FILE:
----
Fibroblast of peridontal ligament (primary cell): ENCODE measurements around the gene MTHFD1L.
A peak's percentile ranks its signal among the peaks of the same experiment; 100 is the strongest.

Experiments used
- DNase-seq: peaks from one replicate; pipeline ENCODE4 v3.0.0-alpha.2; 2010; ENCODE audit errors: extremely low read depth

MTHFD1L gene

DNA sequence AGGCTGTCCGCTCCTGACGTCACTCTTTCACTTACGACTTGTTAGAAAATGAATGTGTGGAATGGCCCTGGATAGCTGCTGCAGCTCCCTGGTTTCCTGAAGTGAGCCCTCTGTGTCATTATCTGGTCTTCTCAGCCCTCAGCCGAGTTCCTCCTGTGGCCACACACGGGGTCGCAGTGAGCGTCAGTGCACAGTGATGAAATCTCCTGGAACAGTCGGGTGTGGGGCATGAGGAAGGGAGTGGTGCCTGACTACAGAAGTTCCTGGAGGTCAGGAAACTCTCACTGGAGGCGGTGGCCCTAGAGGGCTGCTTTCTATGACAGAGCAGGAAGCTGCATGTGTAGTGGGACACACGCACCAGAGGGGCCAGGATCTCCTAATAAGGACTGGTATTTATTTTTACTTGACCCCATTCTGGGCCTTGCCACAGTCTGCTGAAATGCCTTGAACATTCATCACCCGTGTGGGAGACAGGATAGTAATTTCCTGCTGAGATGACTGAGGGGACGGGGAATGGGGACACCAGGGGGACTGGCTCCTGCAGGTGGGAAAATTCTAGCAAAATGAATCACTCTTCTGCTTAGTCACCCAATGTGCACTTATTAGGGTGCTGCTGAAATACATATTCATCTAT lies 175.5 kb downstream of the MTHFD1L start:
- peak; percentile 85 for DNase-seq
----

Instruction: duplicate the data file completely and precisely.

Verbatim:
Fibroblast of peridontal ligament (primary cell): ENCODE measurements around the gene MTHFD1L.
A peak's percentile ranks its signal among the peaks of the same experiment; 100 is the strongest.

Experiments used
- DNase-seq: peaks from one replicate; pipeline ENCODE4 v3.0.0-alpha.2; 2010; ENCODE audit errors: extremely low read depth

MTHFD1L gene

DNA sequence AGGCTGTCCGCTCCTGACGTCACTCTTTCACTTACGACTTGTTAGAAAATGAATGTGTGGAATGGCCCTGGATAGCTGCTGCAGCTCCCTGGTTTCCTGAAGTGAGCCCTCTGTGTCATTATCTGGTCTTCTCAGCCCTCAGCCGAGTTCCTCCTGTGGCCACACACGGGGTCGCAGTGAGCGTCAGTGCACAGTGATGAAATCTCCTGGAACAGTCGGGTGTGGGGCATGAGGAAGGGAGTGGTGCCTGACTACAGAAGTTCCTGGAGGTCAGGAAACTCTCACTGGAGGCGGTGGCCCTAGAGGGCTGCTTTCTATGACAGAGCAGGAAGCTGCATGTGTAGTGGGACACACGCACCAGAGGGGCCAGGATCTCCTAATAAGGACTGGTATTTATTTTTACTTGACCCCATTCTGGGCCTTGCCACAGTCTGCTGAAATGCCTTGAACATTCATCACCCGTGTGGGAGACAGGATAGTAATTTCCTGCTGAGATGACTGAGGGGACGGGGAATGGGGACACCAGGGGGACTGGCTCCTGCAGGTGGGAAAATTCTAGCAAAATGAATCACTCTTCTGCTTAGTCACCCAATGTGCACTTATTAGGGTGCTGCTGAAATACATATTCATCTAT lies 175.5 kb downstream of the MTHFD1L start:
- peak; percentile 85 for DNase-seq